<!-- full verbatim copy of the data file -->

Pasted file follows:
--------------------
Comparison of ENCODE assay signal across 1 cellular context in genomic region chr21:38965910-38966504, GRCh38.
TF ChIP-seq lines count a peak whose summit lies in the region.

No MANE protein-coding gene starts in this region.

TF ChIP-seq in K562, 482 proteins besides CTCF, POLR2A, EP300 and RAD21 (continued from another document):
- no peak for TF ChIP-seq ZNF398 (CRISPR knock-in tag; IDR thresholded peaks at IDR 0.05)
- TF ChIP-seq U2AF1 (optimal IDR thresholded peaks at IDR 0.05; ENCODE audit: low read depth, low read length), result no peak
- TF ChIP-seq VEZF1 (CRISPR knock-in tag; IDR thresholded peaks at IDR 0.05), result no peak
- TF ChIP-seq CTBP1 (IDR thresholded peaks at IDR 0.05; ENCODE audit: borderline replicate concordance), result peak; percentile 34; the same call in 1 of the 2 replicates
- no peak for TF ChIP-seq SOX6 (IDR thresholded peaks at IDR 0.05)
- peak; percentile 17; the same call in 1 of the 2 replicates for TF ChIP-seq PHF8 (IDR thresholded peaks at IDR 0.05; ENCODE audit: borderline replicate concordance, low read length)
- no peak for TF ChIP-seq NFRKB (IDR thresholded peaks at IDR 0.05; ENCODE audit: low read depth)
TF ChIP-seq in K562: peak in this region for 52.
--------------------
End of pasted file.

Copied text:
Comparison of ENCODE assay signal across 1 cellular context in genomic region chr21:38965910-38966504, GRCh38.
TF ChIP-seq lines count a peak whose summit lies in the region.

No MANE protein-coding gene starts in this region.

TF ChIP-seq in K562, 482 proteins besides CTCF, POLR2A, EP300 and RAD21 (continued from another document):
- no peak for TF ChIP-seq ZNF398 (CRISPR knock-in tag; IDR thresholded peaks at IDR 0.05)
- TF ChIP-seq U2AF1 (optimal IDR thresholded peaks at IDR 0.05; ENCODE audit: low read depth, low read length), result no peak
- TF ChIP-seq VEZF1 (CRISPR knock-in tag; IDR thresholded peaks at IDR 0.05), result no peak
- TF ChIP-seq CTBP1 (IDR thresholded peaks at IDR 0.05; ENCODE audit: borderline replicate concordance), result peak; percentile 34; the same call in 1 of the 2 replicates
- no peak for TF ChIP-seq SOX6 (IDR thresholded peaks at IDR 0.05)
- peak; percentile 17; the same call in 1 of the 2 replicates for TF ChIP-seq PHF8 (IDR thresholded peaks at IDR 0.05; ENCODE audit: borderline replicate concordance, low read length)
- no peak for TF ChIP-seq NFRKB (IDR thresholded peaks at IDR 0.05; ENCODE audit: low read depth)
TF ChIP-seq in K562: peak in this region for 52.